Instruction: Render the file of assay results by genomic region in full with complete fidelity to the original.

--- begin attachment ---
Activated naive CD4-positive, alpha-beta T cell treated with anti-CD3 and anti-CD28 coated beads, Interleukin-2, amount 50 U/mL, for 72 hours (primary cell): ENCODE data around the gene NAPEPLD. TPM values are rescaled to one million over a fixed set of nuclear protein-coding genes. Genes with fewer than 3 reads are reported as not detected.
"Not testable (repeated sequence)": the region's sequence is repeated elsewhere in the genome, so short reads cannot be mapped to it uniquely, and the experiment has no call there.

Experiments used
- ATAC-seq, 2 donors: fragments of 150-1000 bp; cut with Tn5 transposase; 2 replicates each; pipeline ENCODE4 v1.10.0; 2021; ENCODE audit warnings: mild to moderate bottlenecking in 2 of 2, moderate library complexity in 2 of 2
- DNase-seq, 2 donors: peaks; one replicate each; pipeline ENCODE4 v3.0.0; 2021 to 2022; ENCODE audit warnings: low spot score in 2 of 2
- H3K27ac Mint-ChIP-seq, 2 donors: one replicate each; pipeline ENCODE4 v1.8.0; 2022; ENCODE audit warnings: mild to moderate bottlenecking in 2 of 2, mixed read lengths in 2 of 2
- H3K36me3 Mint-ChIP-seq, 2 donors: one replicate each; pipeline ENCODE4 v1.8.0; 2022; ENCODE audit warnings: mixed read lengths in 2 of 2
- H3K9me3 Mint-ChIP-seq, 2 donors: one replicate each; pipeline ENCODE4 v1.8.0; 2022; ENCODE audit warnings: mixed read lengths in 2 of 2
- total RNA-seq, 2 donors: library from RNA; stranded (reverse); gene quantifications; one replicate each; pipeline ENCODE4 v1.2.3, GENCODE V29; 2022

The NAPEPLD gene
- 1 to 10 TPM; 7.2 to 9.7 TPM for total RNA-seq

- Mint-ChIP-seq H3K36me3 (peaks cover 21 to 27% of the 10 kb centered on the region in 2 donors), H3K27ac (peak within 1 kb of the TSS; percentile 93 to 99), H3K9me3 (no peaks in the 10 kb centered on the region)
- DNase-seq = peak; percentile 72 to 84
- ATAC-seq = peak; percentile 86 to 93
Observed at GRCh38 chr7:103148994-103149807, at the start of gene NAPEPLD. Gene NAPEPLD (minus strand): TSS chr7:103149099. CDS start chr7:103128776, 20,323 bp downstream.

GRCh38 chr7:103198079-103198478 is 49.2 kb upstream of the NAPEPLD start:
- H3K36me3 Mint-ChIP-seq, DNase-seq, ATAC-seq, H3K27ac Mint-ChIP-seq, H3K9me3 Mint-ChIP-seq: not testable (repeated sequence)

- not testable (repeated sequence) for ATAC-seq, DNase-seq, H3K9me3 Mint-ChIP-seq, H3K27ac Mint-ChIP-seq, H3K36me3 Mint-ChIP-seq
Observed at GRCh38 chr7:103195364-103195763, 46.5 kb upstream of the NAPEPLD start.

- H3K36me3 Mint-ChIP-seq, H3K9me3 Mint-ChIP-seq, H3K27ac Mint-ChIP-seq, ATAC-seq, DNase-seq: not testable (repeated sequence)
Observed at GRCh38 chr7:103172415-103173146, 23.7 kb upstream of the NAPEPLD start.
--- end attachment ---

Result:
Activated naive CD4-positive, alpha-beta T cell treated with anti-CD3 and anti-CD28 coated beads, Interleukin-2, amount 50 U/mL, for 72 hours (primary cell): ENCODE data around the gene NAPEPLD. TPM values are rescaled to one million over a fixed set of nuclear protein-coding genes. Genes with fewer than 3 reads are reported as not detected.
"Not testable (repeated sequence)": the region's sequence is repeated elsewhere in the genome, so short reads cannot be mapped to it uniquely, and the experiment has no call there.

Experiments used
- ATAC-seq, 2 donors: fragments of 150-1000 bp; cut with Tn5 transposase; 2 replicates each; pipeline ENCODE4 v1.10.0; 2021; ENCODE audit warnings: mild to moderate bottlenecking in 2 of 2, moderate library complexity in 2 of 2
- DNase-seq, 2 donors: peaks; one replicate each; pipeline ENCODE4 v3.0.0; 2021 to 2022; ENCODE audit warnings: low spot score in 2 of 2
- H3K27ac Mint-ChIP-seq, 2 donors: one replicate each; pipeline ENCODE4 v1.8.0; 2022; ENCODE audit warnings: mild to moderate bottlenecking in 2 of 2, mixed read lengths in 2 of 2
- H3K36me3 Mint-ChIP-seq, 2 donors: one replicate each; pipeline ENCODE4 v1.8.0; 2022; ENCODE audit warnings: mixed read lengths in 2 of 2
- H3K9me3 Mint-ChIP-seq, 2 donors: one replicate each; pipeline ENCODE4 v1.8.0; 2022; ENCODE audit warnings: mixed read lengths in 2 of 2
- total RNA-seq, 2 donors: library from RNA; stranded (reverse); gene quantifications; one replicate each; pipeline ENCODE4 v1.2.3, GENCODE V29; 2022

The NAPEPLD gene
- 1 to 10 TPM; 7.2 to 9.7 TPM for total RNA-seq

- Mint-ChIP-seq H3K36me3 (peaks cover 21 to 27% of the 10 kb centered on the region in 2 donors), H3K27ac (peak within 1 kb of the TSS; percentile 93 to 99), H3K9me3 (no peaks in the 10 kb centered on the region)
- DNase-seq = peak; percentile 72 to 84
- ATAC-seq = peak; percentile 86 to 93
Observed at GRCh38 chr7:103148994-103149807, at the start of gene NAPEPLD. Gene NAPEPLD (minus strand): TSS chr7:103149099. CDS start chr7:103128776, 20,323 bp downstream.

GRCh38 chr7:103198079-103198478 is 49.2 kb upstream of the NAPEPLD start:
- H3K36me3 Mint-ChIP-seq, DNase-seq, ATAC-seq, H3K27ac Mint-ChIP-seq, H3K9me3 Mint-ChIP-seq: not testable (repeated sequence)

- not testable (repeated sequence) for ATAC-seq, DNase-seq, H3K9me3 Mint-ChIP-seq, H3K27ac Mint-ChIP-seq, H3K36me3 Mint-ChIP-seq
Observed at GRCh38 chr7:103195364-103195763, 46.5 kb upstream of the NAPEPLD start.

- H3K36me3 Mint-ChIP-seq, H3K9me3 Mint-ChIP-seq, H3K27ac Mint-ChIP-seq, ATAC-seq, DNase-seq: not testable (repeated sequence)
Observed at GRCh38 chr7:103172415-103173146, 23.7 kb upstream of the NAPEPLD start.